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Using the Psalms as Prayers

By L. L. Larkins, author of the Psalm Hymns series

I’m one of those pray-without-thinking-too-much-about-it sort of people.

I pray about parking spaces.  I walk around the lake near our home and just talk to God about the birds and turtles, the sunrise and sunset, about family struggles and many, many things. Often, the welling up of joy and surprises in nature and certain wonders of those who pass by me or walk near me make me cry in praises and gratitude.

I thank God for this and that.  I wrestle with God in tears about people and issues, and my wants and needs. Sometimes beautiful poetry will come to me in that space. I wonder if walking with the Lord is simply talking to Him about everything and listening closely enough to follow as He talks back to us.

It’s the week of Maundy Thursday, Good Friday, and the celebration of Jesus Christ’s resurrection.

When I was struggling in a really dark spot in my life, the Psalms became deep wells of teaching for me. Once, when I was apologizing to the Lord for dragging Him through the mud and cow patties with me, sorry for bringing down His holy name to such a low level, I saw an image of him sitting next to me in a mud puddle, cross-legged, and grinning at me with a missing tooth. Half naked, and smeared with something disgusting, he said so very gently, “I’ve been dragged through much worse. You think I’m afraid of sitting with you in this mess? There’s nothing you can do to me that hasn’t been done before.”

In meditation and prayer in the Psalms, I began to understand what people had prayed for years ago when they were betrayed or when they had experienced insufferable losses, or when they suffered in post-trauma over their sins or others sins against them. That was when I began setting the five books of biblical Psalms to music that I could sing and remember.

Many of the Psalm Hymns are praises as we know and understand them to be, with the power to lift our minds out of our circumstances and place them on the Lord.  But, in addition to these types of Psalms, there are those that offer experiences of grief, pleas to God as to a doctor or a priest or a king, someone who has the power and credentials to save us.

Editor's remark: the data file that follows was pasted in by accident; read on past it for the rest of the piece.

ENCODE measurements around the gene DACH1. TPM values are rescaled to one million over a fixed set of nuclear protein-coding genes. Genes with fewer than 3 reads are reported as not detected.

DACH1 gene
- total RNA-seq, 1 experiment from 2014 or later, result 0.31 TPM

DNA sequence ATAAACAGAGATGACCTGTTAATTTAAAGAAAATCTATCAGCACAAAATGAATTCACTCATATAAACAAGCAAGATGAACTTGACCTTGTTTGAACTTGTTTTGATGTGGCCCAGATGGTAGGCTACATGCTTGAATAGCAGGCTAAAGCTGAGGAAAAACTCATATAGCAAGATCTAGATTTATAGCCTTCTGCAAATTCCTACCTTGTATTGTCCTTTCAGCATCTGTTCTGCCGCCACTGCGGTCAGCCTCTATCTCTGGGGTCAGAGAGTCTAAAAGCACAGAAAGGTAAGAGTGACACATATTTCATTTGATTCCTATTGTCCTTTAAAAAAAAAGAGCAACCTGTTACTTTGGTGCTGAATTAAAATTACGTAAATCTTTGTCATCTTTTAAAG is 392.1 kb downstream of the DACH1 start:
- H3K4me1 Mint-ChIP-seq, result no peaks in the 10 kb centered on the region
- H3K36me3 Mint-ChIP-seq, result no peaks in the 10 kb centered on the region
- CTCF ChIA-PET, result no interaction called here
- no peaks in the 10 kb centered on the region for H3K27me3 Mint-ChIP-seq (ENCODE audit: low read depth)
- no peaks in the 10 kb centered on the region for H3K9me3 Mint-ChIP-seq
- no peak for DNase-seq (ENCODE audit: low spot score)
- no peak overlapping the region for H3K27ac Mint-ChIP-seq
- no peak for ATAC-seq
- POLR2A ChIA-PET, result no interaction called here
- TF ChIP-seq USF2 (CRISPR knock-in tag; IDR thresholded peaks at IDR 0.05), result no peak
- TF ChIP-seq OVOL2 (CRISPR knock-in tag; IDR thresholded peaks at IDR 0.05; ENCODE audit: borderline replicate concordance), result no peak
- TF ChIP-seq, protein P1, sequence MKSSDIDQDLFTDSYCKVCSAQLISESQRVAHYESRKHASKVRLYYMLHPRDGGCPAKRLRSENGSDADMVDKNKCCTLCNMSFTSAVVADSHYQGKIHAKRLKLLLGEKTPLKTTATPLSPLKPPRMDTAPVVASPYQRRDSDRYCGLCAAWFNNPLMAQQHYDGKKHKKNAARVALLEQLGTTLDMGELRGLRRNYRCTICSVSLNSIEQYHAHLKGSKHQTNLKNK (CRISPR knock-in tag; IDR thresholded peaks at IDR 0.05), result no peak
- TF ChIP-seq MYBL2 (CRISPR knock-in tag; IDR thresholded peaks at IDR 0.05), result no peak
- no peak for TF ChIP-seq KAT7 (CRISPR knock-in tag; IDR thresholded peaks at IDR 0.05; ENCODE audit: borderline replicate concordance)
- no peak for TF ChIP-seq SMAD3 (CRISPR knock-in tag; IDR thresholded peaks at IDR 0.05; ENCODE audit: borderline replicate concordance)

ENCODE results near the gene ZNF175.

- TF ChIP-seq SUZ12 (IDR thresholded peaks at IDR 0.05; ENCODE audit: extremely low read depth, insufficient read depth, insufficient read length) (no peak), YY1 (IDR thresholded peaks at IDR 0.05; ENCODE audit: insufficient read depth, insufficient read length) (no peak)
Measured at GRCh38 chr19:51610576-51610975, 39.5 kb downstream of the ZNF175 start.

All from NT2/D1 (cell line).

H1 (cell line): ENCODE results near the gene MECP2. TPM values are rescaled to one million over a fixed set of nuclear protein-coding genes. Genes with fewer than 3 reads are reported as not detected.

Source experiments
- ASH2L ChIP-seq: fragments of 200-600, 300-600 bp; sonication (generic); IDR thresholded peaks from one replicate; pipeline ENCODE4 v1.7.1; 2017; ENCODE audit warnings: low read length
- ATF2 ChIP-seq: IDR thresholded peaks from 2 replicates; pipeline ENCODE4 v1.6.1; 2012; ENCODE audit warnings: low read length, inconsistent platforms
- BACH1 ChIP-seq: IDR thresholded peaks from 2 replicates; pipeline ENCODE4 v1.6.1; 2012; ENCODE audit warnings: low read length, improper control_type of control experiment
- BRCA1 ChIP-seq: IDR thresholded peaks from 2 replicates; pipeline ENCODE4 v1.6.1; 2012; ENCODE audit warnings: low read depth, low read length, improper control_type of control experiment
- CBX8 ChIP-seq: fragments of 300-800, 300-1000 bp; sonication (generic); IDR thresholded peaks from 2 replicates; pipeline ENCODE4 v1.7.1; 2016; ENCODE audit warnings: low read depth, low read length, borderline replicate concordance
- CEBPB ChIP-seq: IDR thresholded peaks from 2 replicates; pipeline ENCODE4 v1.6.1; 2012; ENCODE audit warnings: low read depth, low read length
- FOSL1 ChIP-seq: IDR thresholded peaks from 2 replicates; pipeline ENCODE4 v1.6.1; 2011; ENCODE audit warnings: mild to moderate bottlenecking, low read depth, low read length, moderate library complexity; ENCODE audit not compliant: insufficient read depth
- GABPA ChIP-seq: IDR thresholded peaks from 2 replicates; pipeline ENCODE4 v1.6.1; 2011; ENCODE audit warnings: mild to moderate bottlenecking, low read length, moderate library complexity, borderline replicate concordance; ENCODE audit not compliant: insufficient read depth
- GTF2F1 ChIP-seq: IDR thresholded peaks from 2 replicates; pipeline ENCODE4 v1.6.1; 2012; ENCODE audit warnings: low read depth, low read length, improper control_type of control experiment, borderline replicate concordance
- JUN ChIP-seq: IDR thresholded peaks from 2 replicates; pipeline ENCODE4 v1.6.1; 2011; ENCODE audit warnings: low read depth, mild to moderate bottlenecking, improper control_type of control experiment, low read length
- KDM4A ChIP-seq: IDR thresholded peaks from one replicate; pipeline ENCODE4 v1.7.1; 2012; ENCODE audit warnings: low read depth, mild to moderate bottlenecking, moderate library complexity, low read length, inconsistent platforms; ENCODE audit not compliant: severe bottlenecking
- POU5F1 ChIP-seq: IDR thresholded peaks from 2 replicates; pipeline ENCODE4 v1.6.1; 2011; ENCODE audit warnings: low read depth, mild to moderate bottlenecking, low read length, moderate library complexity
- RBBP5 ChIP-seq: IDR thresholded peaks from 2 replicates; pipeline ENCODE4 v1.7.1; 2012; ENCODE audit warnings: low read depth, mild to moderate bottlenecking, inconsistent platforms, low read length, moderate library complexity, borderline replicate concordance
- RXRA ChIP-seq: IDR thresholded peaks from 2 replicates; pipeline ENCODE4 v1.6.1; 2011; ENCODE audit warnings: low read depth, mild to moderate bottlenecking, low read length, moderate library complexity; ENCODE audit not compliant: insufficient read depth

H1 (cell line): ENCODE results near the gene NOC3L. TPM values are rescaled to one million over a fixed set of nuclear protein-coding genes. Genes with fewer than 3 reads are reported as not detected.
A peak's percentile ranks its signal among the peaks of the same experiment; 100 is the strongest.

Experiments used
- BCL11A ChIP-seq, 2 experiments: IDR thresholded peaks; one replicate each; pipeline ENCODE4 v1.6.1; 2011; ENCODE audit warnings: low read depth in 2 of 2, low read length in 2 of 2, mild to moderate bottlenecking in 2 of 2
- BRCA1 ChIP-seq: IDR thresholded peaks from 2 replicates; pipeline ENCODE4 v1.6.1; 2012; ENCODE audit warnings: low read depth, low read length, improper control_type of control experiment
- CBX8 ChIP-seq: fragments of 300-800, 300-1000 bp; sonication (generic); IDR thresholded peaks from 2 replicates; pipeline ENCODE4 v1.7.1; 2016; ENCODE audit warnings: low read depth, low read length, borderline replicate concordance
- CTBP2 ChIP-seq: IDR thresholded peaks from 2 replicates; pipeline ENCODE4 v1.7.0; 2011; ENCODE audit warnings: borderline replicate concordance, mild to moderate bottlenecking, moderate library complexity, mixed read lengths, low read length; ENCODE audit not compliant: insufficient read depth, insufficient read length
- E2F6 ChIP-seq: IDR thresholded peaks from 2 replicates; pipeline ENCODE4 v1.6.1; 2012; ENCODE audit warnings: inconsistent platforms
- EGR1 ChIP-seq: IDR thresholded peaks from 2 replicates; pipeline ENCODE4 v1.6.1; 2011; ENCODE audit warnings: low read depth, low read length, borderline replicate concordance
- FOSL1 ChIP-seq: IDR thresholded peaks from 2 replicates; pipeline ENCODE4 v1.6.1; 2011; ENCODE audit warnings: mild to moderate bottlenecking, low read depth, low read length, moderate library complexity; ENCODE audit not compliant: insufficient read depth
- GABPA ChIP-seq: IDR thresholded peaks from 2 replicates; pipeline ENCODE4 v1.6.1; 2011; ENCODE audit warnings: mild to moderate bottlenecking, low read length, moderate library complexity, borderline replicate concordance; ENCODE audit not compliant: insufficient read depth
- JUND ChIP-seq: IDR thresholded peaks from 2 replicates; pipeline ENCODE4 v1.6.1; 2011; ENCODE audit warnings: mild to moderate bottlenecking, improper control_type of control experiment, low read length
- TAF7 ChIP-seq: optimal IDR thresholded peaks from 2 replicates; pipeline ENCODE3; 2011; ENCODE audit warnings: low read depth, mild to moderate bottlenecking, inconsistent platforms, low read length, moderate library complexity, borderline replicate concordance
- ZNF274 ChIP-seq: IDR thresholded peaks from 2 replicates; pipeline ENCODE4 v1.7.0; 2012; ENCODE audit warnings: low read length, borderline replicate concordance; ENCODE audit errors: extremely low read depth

Psalms also include some moments of pedantic teaching to engage our minds even more than our emotions. Each of these Psalms also offers some striking spiritual landmarks for life. A way to get up and go forward in trust and faith.

Psalm 78 starts out this way, sung to the tune: On Jordan’s Stormy Banks (Bound for the Promised Land)

My people, hear my words of teaching;

Listen to my words.

I begin with a parable of old

And will speak to the hidden yore, —

These are things our people have heard and known,

They are things ancestors told.

Should we try to hide them from our own

Descendants, who need to know?

Psalms can be specified as prayers to God.

But, because praying is also a communal form of conversation, the Psalms are definitely bright bits of meditation and self-talk. They were given to God’s people for the purpose of spiritual reasoning with one’s self, self-counsel. So, in that way, it is a means of God praying back to our hearts and minds and will. The Psalms are truly a two-way conversation with the Lord.

The words of this Psalm 78 informs me that there are hidden treasures and parables in the Psalms and in the stories of our spiritual ancestors that we need to know and we need to pass along to our littles and our teens asking those deep questions.

Moses wrote Psalm 91, which for all the seriousness of Moses’ reflection, I have aligned with the Doxology.  Most of the Psalms were written by King David, or by someone, a scribe in his court maybe, so it was interesting to me to get a King’s take on God’s law when people where saying law makes no difference to a walk of faith. I really struggled, you know, with what I believed about law and whether following the ten commandments was legalism. Through the Psalm Hymns, an understanding about God’s heart for how the commandments offer healthy limits, and a healthy community was forged.